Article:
JEL Code
F30 : International Economics→International Finance→General
G15 : Financial Economics→General Financial Markets→International Financial Markets
18 September 2014
WORKING PAPER SERIES - No. 1735
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Abstract
This paper demonstrates how the real-time forecasting accuracy of different Brent oil price forecast models changes over time. We find considerable instability in the performance of all models evaluated and argue that relying on average forecasting statistics might hide important information on a model`s forecasting properties. To address this instability, we propose a forecast combination approach to predict quarterly real Brent oil prices. A four-model combination (consisting of futures, risk-adjusted futures, a Bayesian VAR and a DGSE model of the oil market) predicts Brent oil prices more accurately than the futures and the random walk up to 11 quarters ahead, on average, and generates a forecast whose performance is remarkably robust over time. In addition, the model combination reduces the forecast bias and predicts the direction of the oil price changes more accurately than both benchmarks.
JEL Code
Q43 : Agricultural and Natural Resource Economics, Environmental and Ecological Economics→Energy→Energy and the Macroeconomy
C43 : Mathematical and Quantitative Methods→Econometric and Statistical Methods: Special Topics→Index Numbers and Aggregation
E32 : Macroeconomics and Monetary Economics→Prices, Business Fluctuations, and Cycles→Business Fluctuations, Cycles
18 April 2017
WORKING PAPER SERIES - No. 2045
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Abstract
In a highly interlinked global economy a key question for policy makers is how foreign shocks and policies transmit to the domestic economy. We develop a semi-structural multi-country model with rich real and financial channels of international shock propagation for the euro area, the US, Japan, the UK, China, oil-exporting economies and the rest of the world: ECB-Global. We illustrate the usefulness of ECB-Global for policy analysis by presenting its predictions regarding the global spillovers from a US monetary policy tightening, a drop in oil prices and a growth slowdown in China. The impulse responses implied by ECB-Global are well in line with those generated by other global models, with international spillovers in ECB-Global generally on the high side given its rich real and financial spillover structure.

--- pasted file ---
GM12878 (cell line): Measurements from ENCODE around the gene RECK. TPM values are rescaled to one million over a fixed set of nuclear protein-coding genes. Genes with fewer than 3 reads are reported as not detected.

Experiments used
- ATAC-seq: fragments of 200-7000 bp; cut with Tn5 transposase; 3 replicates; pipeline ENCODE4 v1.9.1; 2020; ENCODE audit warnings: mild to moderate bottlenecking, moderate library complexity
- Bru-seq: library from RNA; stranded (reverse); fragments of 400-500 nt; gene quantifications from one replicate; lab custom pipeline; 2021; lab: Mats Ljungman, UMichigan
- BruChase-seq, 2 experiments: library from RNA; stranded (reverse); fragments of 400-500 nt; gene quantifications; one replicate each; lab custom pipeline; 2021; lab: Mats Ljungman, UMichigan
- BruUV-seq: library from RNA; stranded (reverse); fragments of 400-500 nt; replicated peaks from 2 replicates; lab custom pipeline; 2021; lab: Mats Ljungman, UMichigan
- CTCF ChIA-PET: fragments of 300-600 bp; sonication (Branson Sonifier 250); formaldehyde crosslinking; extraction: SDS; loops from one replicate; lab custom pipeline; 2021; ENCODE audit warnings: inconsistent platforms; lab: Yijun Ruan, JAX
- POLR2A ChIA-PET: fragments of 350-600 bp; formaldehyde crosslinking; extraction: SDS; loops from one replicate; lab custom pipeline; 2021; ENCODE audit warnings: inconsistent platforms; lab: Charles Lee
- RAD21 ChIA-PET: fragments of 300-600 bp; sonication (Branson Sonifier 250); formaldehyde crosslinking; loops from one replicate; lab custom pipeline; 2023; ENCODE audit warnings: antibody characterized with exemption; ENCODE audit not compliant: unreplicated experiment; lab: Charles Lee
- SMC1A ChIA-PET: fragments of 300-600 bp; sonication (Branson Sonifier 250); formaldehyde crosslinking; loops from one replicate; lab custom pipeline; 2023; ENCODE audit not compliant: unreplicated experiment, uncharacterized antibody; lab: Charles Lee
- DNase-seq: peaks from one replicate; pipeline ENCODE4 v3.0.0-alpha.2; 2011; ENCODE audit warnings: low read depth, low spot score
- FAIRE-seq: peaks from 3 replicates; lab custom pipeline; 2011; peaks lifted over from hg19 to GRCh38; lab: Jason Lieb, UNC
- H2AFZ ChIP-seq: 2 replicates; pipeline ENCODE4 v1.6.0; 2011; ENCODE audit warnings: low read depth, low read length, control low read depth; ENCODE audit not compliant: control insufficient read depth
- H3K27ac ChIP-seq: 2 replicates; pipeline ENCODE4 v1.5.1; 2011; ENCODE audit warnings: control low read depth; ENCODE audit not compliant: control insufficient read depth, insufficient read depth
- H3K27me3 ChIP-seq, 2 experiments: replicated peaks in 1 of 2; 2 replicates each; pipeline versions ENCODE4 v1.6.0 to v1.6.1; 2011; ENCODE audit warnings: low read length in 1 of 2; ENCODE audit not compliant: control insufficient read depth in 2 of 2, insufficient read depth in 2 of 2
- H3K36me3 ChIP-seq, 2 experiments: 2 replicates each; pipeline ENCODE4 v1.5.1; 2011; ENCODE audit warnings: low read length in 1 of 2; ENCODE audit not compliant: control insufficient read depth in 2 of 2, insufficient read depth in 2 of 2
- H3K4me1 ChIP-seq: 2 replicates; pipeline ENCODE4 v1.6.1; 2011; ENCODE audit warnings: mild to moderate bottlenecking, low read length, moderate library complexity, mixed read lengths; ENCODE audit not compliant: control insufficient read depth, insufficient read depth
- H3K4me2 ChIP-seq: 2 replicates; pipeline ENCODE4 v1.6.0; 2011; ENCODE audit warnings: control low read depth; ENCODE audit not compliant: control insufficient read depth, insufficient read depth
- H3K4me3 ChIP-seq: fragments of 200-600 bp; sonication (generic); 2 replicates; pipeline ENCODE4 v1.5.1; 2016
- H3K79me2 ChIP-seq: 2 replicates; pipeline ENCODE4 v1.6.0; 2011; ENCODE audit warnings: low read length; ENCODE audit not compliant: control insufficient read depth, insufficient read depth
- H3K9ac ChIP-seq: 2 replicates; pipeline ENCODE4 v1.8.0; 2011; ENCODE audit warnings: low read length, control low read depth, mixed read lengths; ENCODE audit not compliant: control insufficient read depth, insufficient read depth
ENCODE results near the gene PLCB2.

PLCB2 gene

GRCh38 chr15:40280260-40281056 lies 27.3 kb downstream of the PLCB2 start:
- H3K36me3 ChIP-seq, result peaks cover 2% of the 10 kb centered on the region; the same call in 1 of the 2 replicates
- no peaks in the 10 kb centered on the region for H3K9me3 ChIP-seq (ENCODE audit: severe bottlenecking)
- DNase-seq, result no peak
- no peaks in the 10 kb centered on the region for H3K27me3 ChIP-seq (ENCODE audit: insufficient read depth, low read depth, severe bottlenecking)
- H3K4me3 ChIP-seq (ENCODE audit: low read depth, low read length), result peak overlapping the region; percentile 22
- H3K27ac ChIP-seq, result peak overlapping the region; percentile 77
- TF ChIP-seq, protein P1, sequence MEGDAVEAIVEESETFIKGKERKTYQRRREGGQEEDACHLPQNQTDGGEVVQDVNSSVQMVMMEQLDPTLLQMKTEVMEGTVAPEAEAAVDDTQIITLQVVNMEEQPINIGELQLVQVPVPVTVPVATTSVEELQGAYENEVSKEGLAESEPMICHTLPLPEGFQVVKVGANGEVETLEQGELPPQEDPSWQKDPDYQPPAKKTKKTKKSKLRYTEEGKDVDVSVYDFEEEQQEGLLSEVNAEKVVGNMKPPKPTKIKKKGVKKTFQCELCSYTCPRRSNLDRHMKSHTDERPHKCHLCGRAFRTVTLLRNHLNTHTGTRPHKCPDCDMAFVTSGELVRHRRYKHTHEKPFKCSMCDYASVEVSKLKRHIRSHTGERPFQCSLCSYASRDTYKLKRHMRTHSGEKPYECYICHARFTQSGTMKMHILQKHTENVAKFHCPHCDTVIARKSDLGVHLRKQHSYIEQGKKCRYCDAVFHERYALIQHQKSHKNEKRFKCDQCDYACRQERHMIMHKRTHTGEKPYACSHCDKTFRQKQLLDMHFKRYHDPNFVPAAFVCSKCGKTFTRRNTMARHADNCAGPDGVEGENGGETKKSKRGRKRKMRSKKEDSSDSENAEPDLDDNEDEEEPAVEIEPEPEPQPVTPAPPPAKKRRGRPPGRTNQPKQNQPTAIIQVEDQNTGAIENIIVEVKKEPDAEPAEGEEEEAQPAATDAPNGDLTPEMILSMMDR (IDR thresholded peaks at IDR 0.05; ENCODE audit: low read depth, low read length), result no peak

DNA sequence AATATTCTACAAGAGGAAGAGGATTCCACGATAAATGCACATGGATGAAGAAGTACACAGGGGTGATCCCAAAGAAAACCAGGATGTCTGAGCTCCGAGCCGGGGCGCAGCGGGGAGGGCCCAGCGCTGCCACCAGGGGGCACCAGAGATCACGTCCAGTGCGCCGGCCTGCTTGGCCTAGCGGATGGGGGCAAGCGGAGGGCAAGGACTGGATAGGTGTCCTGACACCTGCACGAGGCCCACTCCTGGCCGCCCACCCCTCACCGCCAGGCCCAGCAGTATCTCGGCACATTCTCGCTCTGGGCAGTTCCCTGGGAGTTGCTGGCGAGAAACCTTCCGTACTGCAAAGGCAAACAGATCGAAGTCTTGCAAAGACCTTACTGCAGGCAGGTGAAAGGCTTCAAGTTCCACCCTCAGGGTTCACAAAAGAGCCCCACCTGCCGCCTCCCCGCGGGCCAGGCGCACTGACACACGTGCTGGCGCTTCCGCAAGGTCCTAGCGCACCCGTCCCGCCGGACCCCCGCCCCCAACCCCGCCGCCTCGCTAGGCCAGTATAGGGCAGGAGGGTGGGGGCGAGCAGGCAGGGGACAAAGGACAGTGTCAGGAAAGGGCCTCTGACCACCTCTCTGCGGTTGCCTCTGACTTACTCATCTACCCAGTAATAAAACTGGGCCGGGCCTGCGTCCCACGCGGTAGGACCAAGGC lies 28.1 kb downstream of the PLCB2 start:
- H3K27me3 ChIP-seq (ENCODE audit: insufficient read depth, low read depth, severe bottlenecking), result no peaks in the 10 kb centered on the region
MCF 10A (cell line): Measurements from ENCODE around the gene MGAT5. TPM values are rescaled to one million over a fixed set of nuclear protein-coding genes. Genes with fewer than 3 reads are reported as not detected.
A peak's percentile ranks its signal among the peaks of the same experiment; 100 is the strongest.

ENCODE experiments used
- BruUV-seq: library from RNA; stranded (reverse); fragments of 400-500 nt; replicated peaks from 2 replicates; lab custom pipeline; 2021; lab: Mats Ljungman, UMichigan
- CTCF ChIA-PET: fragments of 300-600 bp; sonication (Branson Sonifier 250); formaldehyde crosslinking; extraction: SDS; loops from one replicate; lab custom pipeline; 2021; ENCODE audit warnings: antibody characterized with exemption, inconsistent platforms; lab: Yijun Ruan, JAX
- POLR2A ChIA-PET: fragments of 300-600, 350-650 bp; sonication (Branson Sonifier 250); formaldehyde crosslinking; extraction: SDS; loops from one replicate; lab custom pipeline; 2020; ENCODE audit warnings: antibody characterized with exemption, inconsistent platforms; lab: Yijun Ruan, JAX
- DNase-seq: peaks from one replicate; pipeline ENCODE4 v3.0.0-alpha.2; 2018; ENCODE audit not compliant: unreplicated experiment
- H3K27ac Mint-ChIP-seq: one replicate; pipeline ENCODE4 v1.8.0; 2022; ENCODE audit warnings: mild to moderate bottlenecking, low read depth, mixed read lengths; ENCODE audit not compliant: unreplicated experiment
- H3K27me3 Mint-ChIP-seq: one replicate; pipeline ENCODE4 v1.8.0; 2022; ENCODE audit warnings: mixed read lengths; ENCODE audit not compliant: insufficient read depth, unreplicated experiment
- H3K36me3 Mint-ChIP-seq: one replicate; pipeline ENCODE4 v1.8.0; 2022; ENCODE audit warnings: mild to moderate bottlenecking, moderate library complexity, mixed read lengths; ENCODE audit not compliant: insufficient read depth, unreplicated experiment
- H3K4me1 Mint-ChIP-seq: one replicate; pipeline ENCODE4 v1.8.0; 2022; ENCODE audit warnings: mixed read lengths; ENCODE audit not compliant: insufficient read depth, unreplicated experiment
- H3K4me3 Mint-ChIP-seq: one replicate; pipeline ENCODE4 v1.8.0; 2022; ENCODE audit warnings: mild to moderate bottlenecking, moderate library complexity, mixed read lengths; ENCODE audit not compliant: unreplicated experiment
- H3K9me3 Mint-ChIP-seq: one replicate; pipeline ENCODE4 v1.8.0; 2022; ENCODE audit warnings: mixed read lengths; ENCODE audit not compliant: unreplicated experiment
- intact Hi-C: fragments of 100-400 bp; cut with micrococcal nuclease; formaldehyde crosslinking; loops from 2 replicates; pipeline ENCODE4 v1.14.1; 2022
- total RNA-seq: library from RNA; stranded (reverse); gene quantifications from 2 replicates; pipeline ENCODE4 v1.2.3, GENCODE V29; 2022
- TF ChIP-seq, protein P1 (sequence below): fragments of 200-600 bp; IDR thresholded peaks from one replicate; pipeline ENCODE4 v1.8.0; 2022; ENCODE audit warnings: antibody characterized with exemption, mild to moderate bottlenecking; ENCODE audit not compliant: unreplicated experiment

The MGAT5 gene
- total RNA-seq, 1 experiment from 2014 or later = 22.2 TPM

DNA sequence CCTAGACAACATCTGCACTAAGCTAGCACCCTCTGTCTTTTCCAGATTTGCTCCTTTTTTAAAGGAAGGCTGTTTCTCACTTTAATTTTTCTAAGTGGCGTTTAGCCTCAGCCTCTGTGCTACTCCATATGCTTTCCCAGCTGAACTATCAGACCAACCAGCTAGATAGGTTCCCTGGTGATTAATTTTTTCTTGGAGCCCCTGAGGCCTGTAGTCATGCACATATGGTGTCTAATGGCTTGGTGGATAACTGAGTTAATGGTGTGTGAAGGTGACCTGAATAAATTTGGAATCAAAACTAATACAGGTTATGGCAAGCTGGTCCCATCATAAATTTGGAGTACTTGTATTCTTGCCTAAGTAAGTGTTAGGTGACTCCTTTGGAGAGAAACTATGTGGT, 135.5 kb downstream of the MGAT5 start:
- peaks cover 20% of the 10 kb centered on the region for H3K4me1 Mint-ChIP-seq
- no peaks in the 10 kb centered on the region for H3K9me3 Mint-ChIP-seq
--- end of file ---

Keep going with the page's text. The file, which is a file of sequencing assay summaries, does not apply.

JEL Code
C51 : Mathematical and Quantitative Methods→Econometric Modeling→Model Construction and Estimation
E30 : Macroeconomics and Monetary Economics→Prices, Business Fluctuations, and Cycles→General
E50 : Macroeconomics and Monetary Economics→Monetary Policy, Central Banking, and the Supply of Money and Credit→General
23 April 2019
ECONOMIC BULLETIN - BOX
Economic Bulletin Issue 3, 2019
Details
Abstract
Over the course of 2018, euro area non-financial corporate (NFC) spreads widened notably. This box explores the factors underpinning this widening, including deteriorating corporate credit fundamentals, a weaker macroeconomic outlook, spillovers from abroad and a reassessment of global risk appetite. Most importantly, against the backdrop of the end of net asset purchases in December 2018, the box also focuses on the role that monetary policy has played.
JEL Code
E52 : Macroeconomics and Monetary Economics→Monetary Policy, Central Banking, and the Supply of Money and Credit→Monetary Policy
E58 : Macroeconomics and Monetary Economics→Monetary Policy, Central Banking, and the Supply of Money and Credit→Central Banks and Their Policies
G01 : Financial Economics→General→Financial Crises
G12 : Financial Economics→General Financial Markets→Asset Pricing, Trading Volume, Bond Interest Rates
G21 : Financial Economics→Financial Institutions and Services→Banks, Depository Institutions, Micro Finance Institutions, Mortgages
G28 : Financial Economics→Financial Institutions and Services→Government Policy and Regulation
26 September 2019
ECONOMIC BULLETIN - BOX
Economic Bulletin Issue 6, 2019
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Abstract
This box describes the elements and underlying rationale of the Governing Council’s comprehensive policy package decided in September.